Education in Canada: Interview

Anastasia Averchenkova talks to Maxim about his studying and living in Canada.

Education in Canada: Interview

Please, introduce yourself and tell us a few words about your university and educational program.

My name is Maxim Volovik. I am a student at York University in Toronto, Canada. I am pursuing an Honours BA in Cinema & Media Studies.

Why did you choose Canada for your education?

I wanted to move to an English-speaking country. Thus, my options included the USA, the UK, Australia, New Zealand, and Canada. From these countries, Canada has the easiest immigration process. Moreover, its climate is very close to what I'm used to in Russia. That's why I settled for Canada.

Was it hard for you to leave your life in Russia and move so far away?

I was convinced that it would be very easy for me to leave my previous life behind. However, closer to my departure from Russia, I have formed some very meaningful connections there. It was very difficult to adapt to a life without my best friends. However, I still talk to them every day. You don't need to live close to your best friends to enjoy each other's companies.

What are the main differences between education in Russia and in Canada in your opinion?

I think that Russia's educational system is more focused on academics, while Canada's education is more focused on experience and networking. While I do have to write boring essays and work on my assignments, my academic life allows me to work part-time and volunteer and not spend all of my free time on studying.

How hard was it to adapt to a country with a completely different mentality?

Surprisingly, not that hard. Years of being a chronically online teenager have prepared me for life in the West. Social media and TV shows had given me an idea of what to expect.

Have you ever thought of returning back to Russia?

Not really. I would regret having to come back home after spending so much money, time, and effort into getting a Canadian citizenship.

What was the most complicated thing during your migration process?

Definitely the process of obtaining all the needed documents. I was so anxious all the time, checking if I got approved for a visa or not every day. My visa actually got delayed, and I had to give up my initial tickets.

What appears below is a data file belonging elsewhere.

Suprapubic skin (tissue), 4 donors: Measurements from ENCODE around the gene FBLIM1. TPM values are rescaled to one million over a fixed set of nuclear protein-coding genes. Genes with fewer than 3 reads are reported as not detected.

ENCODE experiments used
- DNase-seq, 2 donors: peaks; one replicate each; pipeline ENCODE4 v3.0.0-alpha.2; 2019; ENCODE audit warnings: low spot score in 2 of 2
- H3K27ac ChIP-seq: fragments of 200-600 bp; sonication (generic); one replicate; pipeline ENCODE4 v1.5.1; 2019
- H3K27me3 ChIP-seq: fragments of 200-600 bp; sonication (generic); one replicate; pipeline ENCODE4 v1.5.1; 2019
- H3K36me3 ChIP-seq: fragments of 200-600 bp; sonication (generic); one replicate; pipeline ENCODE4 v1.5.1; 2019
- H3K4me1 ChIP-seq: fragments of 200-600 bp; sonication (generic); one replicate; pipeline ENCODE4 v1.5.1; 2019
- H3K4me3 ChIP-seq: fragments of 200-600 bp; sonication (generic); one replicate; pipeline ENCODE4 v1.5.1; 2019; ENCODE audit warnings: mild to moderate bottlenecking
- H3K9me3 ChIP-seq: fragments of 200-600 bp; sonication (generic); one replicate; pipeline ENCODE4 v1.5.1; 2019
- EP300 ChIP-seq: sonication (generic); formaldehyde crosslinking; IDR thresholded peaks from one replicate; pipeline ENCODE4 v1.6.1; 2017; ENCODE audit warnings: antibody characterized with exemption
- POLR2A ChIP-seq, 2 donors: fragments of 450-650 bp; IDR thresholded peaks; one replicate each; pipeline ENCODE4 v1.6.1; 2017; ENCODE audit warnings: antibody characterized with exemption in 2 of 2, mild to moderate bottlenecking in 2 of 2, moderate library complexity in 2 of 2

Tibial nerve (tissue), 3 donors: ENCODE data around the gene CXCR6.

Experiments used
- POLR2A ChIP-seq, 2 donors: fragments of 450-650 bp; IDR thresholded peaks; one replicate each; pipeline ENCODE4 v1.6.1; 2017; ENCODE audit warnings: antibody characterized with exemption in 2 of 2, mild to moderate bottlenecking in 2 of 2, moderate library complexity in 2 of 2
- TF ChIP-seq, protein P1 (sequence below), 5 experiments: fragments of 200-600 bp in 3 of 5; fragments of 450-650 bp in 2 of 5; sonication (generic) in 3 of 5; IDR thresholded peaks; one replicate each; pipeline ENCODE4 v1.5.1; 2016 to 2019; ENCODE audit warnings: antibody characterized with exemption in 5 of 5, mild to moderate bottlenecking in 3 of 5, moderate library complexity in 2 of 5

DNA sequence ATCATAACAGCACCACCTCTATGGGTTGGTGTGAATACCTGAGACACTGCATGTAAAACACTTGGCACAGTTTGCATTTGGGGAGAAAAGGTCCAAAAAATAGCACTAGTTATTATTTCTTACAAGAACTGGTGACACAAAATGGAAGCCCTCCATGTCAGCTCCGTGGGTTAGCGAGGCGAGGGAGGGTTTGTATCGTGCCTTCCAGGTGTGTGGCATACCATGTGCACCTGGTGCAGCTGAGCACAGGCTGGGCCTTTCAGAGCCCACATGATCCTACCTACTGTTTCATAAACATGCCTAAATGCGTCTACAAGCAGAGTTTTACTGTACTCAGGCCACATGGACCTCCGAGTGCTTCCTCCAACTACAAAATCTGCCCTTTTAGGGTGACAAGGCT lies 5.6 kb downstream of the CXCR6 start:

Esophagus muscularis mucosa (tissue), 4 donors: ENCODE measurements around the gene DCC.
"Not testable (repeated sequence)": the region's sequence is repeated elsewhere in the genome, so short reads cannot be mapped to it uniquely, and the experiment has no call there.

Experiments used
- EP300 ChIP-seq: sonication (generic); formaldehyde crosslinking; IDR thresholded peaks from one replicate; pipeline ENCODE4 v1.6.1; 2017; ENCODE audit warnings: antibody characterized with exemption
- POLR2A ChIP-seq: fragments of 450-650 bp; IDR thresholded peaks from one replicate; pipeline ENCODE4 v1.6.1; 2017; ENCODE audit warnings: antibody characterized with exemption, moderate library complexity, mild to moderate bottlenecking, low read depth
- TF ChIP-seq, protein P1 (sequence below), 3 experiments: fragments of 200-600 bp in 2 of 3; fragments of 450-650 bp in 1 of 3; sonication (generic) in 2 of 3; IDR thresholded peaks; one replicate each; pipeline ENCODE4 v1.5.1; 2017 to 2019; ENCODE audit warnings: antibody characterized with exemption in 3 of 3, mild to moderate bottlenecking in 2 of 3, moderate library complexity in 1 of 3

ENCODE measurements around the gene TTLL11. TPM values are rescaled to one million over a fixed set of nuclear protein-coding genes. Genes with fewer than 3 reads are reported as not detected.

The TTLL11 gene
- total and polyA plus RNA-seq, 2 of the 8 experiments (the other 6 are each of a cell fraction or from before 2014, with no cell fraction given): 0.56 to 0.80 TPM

How did COVID-19 affect your live?

I actually came back to Russia for 8 months when COVID-19 has just begun. I was already planning to go back for the summer break, and I just decided to do it 2 months earlier. I, however, was not expecting that I would have to stay in Moscow till December. I had to adapt to a life where I had work in the morning and classes in the evening. Then, I went back to Toronto where I had to face endless lockdowns and, thus, solitude. It was very difficult. But I am glad the city finally opened up, and I em enjoying all the opportunities it has to offer.

What do you like most about the city you’re living in?

What I love the most about Toronto is its diversity. It represents so many different cultures and there is a broad variety of things you can do and places you can go to. It lacks a certain historical and cultural legacy that Moscow has, but it's very current and modern, and I can appreciate that.

How do you spend your days apart from studying?

I have a part-time job that actually takes up the majority of my free time. Currently I am also working on getting my driver's license and learning French. And I hang out with my friends, of course.

Could you please share some tips on how to deal with stress, anxiety and all the hardships of migration to another country?

Develop a healthy way to connect with people from your previos life. There's no need to grieve about lost connections all day every day! Instead, think of some cool activities you can do together while being thousand of miles apart. This will make your transition into your new life much smoother.

Would you change anything from the past if you had a chance?

I would if I could. But I believe that whatever choices I had made were meant to be made in order for me to arrive to the place where I am currently at.

Are you going to stay in Canada after getting a degree? Why?

Yes. Canada is a country I can see myself living in. I can see me finding a rewarding career and building a nice life for myself here. That is the whole reason why I moved here.

What are your plans for the future?

Oh, I honestly don't know. I hope to land an internship next year, and I will worry about the rest later. A part of me wants to go out and work, while another part wants me to continue studying and eventually get a PhD. We'll have to wait and see.

Thank you, Maxim for an interesting conversation. Good luck to you!

Interview by

Anastasia Averchenkova